The Department of Labor will no longer track printing and screen printing jobs


The Department of Labor’s Bureau of Labor Statistics announced this month that “printers”, “screen printers” and “printing support activities” are no longer official jobs as far as they are concerned. Each year, the DOL lists industries and jobs that are becoming too small or concentrated to track in its Current employment statistics database.

According to Washington Postthe Department of Labor does not allow any industry in the database to become so small that it could not be used to identify a specific company.

The Washington Post reported:

The vast sector that includes printing has lost around a third of its jobs since the start of the Great Recession – more than all sectors except clothing manufacturing, which also no longer has enough jobs in the United States to deserve many rows in the database. (Commercial printing does not include printed newspapers, which have their own issues.)

Printing workers are squeezed by falling demand – Americans aren’t sending as many postcards or handing out as many pamphlets as they used to. At the same time, supply has skyrocketed, as advances in commercial printing technology allow companies to produce more goods with fewer workers.

Last year, adjacent promotional jobs such as “fiber, yarn and yarn mills” and “leather and allied products” were eliminated. In 2015, it was “the manufacture of men’s and boys’ clothing”.

Michael Makin, President and CEO of Printing Industries of Americaresponded to the DOL report by Print impressions.

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“Printing Industries of America is disappointed – but not surprised – to learn of the Bureau of Labor Statistics’ announcement that the agency will no longer track work related to commercial printing, screen printing, and labor support activities. ‘printing,” Makin said. “The disappointment is shared by the nearly 800,000 workers in the printing, packaging and publishing industry who come to work every morning knowing that their jobs are relevant to the country’s manufacturing economy. .”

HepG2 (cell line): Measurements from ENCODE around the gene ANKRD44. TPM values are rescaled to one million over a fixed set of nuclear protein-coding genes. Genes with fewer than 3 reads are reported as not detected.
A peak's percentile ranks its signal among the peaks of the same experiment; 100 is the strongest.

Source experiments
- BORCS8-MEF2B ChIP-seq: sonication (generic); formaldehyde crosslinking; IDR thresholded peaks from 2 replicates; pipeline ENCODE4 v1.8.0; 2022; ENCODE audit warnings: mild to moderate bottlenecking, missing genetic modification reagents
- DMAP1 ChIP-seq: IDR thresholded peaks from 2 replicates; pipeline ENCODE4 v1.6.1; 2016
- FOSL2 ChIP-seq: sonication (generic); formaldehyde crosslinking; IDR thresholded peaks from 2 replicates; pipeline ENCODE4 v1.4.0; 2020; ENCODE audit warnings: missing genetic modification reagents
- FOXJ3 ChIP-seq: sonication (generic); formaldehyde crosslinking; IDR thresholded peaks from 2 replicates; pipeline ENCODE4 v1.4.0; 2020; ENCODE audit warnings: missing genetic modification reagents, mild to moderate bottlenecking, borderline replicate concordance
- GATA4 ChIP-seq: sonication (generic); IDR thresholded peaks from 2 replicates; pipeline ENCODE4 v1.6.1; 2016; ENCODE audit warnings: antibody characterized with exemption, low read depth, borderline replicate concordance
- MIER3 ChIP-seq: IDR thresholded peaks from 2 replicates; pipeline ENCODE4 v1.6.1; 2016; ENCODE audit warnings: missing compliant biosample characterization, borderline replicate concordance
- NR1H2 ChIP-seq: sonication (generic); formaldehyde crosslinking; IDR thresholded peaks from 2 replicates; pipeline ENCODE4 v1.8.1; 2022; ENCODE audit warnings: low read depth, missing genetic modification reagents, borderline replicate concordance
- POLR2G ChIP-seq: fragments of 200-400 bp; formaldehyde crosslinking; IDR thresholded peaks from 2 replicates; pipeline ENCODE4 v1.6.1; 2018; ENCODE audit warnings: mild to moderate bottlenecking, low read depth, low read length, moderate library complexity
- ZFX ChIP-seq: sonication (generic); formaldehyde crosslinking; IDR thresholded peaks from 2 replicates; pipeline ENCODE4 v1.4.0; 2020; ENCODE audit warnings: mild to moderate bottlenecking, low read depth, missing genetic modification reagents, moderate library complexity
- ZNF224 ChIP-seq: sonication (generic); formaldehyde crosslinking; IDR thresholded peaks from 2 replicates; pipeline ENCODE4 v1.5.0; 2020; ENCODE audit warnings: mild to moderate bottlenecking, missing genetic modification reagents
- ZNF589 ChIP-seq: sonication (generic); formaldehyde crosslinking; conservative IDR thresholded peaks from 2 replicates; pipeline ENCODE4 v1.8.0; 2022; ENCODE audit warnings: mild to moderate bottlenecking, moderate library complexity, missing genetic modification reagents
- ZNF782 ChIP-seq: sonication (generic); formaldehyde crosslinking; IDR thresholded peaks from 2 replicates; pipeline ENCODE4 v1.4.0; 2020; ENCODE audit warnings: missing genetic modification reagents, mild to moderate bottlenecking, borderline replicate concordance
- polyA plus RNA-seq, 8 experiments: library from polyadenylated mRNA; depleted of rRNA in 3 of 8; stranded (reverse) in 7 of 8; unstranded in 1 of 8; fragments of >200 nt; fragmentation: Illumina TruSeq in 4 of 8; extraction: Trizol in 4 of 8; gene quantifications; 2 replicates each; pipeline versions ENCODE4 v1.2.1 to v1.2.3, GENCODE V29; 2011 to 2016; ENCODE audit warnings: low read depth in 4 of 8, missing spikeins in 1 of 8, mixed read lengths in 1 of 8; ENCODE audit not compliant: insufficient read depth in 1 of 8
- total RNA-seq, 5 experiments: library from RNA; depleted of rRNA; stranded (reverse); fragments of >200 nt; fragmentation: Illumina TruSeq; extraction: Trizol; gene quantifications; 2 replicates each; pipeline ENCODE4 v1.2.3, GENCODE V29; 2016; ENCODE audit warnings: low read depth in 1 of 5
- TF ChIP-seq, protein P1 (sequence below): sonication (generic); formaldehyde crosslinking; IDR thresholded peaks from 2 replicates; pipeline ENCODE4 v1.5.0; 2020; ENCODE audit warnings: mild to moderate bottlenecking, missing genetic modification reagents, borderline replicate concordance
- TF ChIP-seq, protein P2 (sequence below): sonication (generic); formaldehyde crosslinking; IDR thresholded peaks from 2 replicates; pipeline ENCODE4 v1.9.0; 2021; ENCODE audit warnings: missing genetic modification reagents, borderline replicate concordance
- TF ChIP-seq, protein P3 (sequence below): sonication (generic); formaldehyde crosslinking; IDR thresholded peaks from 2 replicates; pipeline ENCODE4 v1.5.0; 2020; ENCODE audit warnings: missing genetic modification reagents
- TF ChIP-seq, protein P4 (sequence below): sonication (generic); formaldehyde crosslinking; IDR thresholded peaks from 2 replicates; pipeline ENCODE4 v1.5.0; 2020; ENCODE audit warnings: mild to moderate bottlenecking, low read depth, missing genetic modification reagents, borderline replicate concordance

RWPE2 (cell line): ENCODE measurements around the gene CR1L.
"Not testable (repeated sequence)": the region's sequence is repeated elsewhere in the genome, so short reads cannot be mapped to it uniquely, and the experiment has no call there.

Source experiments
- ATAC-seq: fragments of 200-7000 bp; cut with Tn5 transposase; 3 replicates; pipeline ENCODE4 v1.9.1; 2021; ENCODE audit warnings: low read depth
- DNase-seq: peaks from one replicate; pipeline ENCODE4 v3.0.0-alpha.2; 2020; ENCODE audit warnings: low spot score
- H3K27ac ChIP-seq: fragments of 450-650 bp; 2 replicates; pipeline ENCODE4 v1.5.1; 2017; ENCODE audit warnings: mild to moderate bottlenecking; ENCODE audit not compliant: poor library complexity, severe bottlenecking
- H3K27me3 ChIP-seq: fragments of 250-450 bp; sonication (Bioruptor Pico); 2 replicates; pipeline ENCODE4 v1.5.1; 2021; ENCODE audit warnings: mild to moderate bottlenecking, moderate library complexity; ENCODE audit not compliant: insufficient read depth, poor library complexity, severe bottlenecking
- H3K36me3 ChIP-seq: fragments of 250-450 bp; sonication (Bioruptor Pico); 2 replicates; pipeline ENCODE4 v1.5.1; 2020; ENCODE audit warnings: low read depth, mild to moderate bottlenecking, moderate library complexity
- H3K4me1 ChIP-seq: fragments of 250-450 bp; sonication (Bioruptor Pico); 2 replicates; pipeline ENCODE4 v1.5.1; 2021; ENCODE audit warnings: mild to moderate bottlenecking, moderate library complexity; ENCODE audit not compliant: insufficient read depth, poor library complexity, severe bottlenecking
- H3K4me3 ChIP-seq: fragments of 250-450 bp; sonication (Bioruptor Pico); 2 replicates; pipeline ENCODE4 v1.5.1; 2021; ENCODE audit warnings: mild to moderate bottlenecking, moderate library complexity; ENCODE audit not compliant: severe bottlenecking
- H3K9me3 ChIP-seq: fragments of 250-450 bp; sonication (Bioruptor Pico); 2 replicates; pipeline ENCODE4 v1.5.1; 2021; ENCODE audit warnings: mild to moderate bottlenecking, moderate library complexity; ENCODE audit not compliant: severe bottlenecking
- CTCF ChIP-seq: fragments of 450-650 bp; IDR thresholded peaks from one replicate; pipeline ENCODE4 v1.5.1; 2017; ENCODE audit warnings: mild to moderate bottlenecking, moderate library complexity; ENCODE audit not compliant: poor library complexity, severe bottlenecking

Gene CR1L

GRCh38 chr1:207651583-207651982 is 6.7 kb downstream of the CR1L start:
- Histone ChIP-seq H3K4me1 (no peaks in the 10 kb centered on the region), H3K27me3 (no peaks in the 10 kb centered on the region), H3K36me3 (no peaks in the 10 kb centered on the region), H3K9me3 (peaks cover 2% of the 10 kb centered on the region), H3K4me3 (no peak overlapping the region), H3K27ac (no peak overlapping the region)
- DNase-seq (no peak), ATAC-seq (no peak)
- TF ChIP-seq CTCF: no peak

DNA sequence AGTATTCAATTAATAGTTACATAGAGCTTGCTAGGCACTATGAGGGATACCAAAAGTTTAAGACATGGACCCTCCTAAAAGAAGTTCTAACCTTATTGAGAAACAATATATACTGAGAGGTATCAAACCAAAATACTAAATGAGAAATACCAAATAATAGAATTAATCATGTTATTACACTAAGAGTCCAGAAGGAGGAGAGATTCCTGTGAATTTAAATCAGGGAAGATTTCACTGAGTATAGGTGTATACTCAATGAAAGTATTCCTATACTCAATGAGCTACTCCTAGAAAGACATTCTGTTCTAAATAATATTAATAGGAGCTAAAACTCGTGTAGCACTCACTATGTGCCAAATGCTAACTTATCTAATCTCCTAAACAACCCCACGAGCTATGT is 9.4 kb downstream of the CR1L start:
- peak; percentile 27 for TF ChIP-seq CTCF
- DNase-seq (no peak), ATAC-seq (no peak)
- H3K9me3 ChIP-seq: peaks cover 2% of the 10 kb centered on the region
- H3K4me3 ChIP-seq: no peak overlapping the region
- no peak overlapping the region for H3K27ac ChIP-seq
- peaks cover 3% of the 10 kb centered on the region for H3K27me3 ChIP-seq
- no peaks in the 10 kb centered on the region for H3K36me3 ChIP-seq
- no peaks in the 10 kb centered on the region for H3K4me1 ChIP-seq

Makin added that last year, PIA’s Center for Print Economics and Management’s “State of the Industry Report” predicted a favorable year 2019 for printing revenue, with potential for full revenue growth. printing 1-2% and earnings holding at “historic growth levels”.

“The lack of surprise has to do with the fact that Printing Industries of America has repeatedly urged the Bureau of Labor Statistics over several years to revise its outdated definition of the printing industry,” Makin said. “Print has and will continue to evolve as a medium, and printers will continue to transition with a diverse mix of processes, products and ancillary services. With such divergence, which has occurred at such a rapid pace Since the Great Recession of 2008, ‘old’ jobs have been giving way to new human resource needs in the industry. Unfortunately, the BLS has demonstrated that it is not interested in keeping pace and collaborating with PIA on modern definitions of the industry that would more accurately reflect that printing is alive and thriving as a key manufacturing sector. Simply put, it is the BLS data as collected that is irrelevant, not the print and graphic communication jobs.


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